Neither one really rolls off the lips but when you say them you sound really artsy.  It sounds like you know what you are talking about whether you do or not.  :)   I find that's true with a lot of artsy comments though.  Sure there are sciences and principals to be found but by and large a lot of artsy talk is opinion and theory.  Often no one is really truly right or really truly wrong.  

So, do I paint using Sfumato??  Or do I paint using Chjiaroscurro??  Neither you say?  Both? 
I shoot for QUIET INTROSPECT.   Those will be my new buzz words.  At least for a while.  

QUIET | INTROSPECT
Smokey, hazy, atmospheric, quiet.  What ev's...  It is what it is.  And perhaps even more introspective with that bottle of Cappelletti Amaro..    :) 

Friday, July 28, 2017

Another Pansy Painting :)

Study of Pansies and Apple, 8x8 Oil on Canvas, Click to Bid

I was hesitant to list this piece. Partly because I really like it and thought about keeping it. Also because it strays from my current direction in that is it's... well, let's face it, a little more cheerful than I usually paint. Bright colors against a brighter background isn't usually my style.

So much for style and authenticity, right? I guess I was just in one of those moods where light and bright was the song for the day.

As for keeping this piece, I guess I need brushes more. I use my small studies to fund my supplies so for that reason, I'm letting it go. Also, and this is big, I'm learning to NOT hold onto everything. Gotta let stuff go. Otherwise we'll end up on one of those TV shows that would embarrass the bee-geebies out of my kids. You know the ones.

I just gave 2 boxes of art magazines to the library and promised not to come back for 2 weeks to give them any more. :) It's my little effort to minimize the stuff around here.  It's baby steps.  Eating elephants.  A journey of a thousand miles starts with a single step...    :)

Tuesday, June 27, 2017

Red Carnation Study in Chiaroscuro

Red Carnation Study,  8x8  Oil on Canvas, Click to Bid

A lower key version of the previous carnation studies. I ended up doing a full size gallery painting with this palette.

Once again I've sprawled my flowers across the table top in my shadow box for a slightly less "arranged" look. But to be clear, they were arranged. And re arranged and re arranged and re arranged.

I know what you may be thinking... there are 4 carnations there. How much arranging can really be done. Apparently 4. :)

Thursday, May 18, 2017

Study of Pansies and Brass on Green

 Study of Pansies and Brass on Green , 8x8 Oil on Canvas, Click to Bid

I originally painted these pansies in a different vase. Every time I looked at it I felt that it lacked something. I took it back into the studio and edited in this brass pot. So much better. 

The lesson? That while the vase was greenish, it didnt relate well with the pansies and background. It was very blah which I thought would make the pansies pop. And it did but too much. They almost floated. This brass pot ties in well with both the pansies and background. The pansies still pop but their reflections on the brass help unify them. 

Thanks for looking! :)

Tuesday, May 09, 2017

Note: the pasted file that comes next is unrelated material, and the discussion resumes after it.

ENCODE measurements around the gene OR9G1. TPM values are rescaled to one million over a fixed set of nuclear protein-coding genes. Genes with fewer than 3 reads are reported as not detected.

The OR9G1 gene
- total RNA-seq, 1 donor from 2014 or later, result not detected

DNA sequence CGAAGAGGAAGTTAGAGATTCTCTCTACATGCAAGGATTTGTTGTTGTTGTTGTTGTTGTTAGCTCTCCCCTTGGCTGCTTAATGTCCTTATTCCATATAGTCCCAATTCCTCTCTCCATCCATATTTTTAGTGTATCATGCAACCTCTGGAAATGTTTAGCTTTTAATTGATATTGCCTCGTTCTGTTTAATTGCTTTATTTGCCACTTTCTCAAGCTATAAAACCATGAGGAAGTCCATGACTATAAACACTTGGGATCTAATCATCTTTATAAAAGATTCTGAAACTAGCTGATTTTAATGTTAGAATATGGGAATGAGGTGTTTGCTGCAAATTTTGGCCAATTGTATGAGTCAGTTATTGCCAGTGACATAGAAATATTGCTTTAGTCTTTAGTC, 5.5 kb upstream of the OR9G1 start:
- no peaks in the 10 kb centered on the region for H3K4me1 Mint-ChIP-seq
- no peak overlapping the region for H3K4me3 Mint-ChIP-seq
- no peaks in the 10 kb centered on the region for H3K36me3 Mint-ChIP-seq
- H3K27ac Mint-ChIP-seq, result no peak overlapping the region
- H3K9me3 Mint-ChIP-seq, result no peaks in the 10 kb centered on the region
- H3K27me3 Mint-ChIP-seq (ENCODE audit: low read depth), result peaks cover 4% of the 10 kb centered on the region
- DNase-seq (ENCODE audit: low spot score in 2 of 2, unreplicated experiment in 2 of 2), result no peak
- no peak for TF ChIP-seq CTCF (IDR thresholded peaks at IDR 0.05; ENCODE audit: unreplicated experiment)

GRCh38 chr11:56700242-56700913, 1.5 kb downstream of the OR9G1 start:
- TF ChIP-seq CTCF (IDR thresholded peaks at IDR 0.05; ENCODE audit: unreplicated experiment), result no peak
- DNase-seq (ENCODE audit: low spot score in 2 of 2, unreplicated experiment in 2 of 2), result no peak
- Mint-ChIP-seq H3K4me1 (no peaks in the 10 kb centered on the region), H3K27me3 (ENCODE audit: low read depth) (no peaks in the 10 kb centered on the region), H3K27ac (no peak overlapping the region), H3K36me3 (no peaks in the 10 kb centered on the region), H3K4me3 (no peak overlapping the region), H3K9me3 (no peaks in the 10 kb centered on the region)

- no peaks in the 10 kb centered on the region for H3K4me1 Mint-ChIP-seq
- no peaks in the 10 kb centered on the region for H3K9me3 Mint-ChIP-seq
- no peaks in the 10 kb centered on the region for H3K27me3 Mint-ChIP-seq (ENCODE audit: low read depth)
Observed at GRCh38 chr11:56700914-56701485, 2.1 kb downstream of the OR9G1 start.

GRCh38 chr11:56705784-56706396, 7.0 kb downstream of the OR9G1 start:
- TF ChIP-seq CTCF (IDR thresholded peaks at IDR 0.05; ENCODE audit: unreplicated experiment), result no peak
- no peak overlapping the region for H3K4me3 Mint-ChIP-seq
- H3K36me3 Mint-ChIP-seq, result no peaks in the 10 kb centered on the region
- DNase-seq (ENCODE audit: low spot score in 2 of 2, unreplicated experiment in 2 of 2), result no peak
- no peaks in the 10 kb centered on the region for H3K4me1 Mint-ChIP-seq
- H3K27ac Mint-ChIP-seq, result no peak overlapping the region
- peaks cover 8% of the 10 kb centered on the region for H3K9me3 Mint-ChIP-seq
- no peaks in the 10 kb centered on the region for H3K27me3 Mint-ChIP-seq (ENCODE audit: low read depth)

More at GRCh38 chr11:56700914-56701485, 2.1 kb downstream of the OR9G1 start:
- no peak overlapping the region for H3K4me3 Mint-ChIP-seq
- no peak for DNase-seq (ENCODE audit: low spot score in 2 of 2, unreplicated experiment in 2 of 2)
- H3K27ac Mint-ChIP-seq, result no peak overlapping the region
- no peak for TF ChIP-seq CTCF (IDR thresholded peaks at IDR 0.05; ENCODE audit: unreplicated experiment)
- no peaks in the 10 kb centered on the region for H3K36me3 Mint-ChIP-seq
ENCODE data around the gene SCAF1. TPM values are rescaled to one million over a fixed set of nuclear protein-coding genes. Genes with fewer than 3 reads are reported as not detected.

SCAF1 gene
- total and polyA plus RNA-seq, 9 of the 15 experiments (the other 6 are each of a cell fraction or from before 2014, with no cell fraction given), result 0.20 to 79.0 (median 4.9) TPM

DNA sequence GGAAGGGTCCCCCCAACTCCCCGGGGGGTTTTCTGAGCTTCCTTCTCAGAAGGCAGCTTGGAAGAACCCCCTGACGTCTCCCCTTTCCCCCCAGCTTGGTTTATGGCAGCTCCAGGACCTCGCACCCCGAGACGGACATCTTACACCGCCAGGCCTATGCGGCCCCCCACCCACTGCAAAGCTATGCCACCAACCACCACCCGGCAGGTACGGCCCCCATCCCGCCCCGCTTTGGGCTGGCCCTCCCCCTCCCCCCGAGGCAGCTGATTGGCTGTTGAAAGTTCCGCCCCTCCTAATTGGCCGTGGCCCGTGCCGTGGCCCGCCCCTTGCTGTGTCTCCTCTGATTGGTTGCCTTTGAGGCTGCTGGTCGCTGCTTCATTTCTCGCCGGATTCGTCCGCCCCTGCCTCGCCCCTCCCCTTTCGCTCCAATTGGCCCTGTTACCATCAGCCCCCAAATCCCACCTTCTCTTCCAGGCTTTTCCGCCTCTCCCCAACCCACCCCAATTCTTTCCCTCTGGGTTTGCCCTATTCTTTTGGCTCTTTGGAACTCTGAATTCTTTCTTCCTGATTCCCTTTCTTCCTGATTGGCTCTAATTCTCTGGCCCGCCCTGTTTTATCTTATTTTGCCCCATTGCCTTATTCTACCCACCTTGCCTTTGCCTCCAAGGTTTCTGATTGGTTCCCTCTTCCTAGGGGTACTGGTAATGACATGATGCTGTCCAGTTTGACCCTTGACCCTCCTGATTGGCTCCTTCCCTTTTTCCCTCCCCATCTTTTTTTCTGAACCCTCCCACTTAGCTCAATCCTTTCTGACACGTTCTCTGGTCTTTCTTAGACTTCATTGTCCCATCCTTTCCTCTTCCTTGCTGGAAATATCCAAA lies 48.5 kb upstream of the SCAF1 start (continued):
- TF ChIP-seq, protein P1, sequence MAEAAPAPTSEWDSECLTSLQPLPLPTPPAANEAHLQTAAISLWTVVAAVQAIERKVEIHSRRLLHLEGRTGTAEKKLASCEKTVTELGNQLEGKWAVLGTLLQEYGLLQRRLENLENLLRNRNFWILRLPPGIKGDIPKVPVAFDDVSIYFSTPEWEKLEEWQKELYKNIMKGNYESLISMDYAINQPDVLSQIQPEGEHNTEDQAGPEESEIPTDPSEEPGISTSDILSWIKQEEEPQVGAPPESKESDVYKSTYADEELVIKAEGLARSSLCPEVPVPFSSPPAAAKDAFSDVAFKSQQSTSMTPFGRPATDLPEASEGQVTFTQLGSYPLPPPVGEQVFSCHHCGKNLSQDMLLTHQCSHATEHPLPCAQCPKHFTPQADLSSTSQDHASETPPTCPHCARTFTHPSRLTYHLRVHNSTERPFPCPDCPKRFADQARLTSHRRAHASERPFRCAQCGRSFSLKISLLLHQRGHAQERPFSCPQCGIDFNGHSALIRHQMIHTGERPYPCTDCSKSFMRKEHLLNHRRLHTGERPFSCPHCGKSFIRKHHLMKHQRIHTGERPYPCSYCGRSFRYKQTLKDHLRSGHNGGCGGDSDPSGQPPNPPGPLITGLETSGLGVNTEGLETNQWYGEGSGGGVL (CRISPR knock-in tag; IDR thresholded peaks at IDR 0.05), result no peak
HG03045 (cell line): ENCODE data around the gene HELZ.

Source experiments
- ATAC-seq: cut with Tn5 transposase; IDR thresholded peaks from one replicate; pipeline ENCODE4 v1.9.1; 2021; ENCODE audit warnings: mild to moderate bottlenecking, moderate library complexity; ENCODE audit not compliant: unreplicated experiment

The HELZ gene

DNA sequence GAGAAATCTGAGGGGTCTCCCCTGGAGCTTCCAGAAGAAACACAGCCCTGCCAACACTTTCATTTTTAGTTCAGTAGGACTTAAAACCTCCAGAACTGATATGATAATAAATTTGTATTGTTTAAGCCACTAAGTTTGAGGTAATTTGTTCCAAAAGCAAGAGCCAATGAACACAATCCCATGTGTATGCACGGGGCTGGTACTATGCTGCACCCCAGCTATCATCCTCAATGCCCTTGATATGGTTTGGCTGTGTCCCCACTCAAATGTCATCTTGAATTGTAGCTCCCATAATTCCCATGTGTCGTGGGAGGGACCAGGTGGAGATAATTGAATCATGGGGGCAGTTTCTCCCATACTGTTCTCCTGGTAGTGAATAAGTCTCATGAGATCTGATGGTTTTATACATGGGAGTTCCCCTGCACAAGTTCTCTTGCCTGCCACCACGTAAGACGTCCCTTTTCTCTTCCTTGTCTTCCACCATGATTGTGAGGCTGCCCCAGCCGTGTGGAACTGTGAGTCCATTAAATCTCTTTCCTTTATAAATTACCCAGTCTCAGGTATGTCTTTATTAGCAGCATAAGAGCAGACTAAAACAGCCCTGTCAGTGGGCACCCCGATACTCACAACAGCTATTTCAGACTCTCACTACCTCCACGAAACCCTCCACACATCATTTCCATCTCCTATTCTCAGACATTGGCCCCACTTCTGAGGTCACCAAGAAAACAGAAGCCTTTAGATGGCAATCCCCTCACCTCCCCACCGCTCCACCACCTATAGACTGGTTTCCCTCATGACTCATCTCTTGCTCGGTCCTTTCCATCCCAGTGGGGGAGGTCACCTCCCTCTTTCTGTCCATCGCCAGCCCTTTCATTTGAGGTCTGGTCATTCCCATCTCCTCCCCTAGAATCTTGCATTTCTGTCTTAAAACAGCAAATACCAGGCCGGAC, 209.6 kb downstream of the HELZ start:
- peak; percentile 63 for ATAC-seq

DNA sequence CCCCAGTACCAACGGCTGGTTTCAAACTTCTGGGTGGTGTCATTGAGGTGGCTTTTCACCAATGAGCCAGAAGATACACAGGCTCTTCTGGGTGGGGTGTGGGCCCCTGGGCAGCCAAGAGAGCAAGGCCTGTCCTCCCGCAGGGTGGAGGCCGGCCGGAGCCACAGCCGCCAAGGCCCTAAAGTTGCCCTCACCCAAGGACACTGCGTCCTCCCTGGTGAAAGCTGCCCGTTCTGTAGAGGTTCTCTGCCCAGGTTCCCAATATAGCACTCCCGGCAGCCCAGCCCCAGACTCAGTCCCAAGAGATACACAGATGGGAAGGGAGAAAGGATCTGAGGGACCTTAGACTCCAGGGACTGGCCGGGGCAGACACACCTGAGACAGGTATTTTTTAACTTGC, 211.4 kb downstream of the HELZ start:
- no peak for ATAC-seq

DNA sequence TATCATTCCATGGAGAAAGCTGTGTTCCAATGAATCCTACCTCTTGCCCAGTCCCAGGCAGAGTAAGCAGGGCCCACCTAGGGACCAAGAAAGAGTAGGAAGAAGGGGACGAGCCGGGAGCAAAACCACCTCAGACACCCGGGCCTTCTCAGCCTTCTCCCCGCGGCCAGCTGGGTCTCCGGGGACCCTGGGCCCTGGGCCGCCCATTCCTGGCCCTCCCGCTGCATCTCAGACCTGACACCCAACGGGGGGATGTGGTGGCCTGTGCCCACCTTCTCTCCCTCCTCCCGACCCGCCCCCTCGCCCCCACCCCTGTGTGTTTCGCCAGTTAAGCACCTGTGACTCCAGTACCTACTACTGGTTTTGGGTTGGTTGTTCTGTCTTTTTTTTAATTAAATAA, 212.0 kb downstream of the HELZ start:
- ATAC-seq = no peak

Pink Carnations on Red - Floral Oil Painting...

Study of Carnations on Red, 8x8 Oil on canvas, Click to Bid

​This time I went bolder with the background just to see what would happen.  I used my deep red drape for my set up wondering how pink on red would pan out.  Then I pushed the light to give it that little glow.

It certainly made a bolder statement.  A little sexier then the previous painting.  This one might even work in a bachelor pad where as the previous one, in my opinion, was a bit softer and more feminine.  
It looks great against my buttery - parchmenty colored walls and it sends a completely different message than the last one.  The carnation is facing forward sends a bold, in your face, I'm trying to tell you something - message.   

Maybe I'm over-thinking again.   :) 

Monday, May 01, 2017

Pink Carnation Study on Camel

Carnation Study on Camel, 8x8, Oil on Canvas, Click to Bid

Carnations are a tenacious bloom. My son brought these over at Easter and they are still holding on. Unbelievable. 

I've never painted carnations before and really wondered what I was getting myself into with all the layers they have. It really gave me a chance to get in there and focus. Then I had to un-focus a little just to simplify them somewhat so they weren't quite so tight.

My thought here was about the pink blooms and how to make all that pink fit into my house - or any house. I had been told once that pink was the kiss of death relating to a painting. Stay away from it. But really, that only makes me want to paint it more...get the picture?

This experiment was painted with a camel-ish colored background because it's similar to my walls at home.  I did a quick color study on a scrap board and found it pleasing so it was time to get down and dirty and start painting.  The real test was staring at it in my house for a while to see if it really DID work or if I was just in denial about the whole PINK thing.  

I like it.  It might not work in a bachelor pad.  More of a granny style bedroom kind of feel.  I actually have one of those (I refer to it as heirloom decor) and it would fit there nicely but it was drying in my TV room and frankly, it looked great there.  Or even my dining room which has cranberry accents.

I dont have any degrees in interior decorating and I'm starting to see how that could benefit me when I'm putting together a painting but at the end of the day, if I dont like it in my house, it doesnt get posted.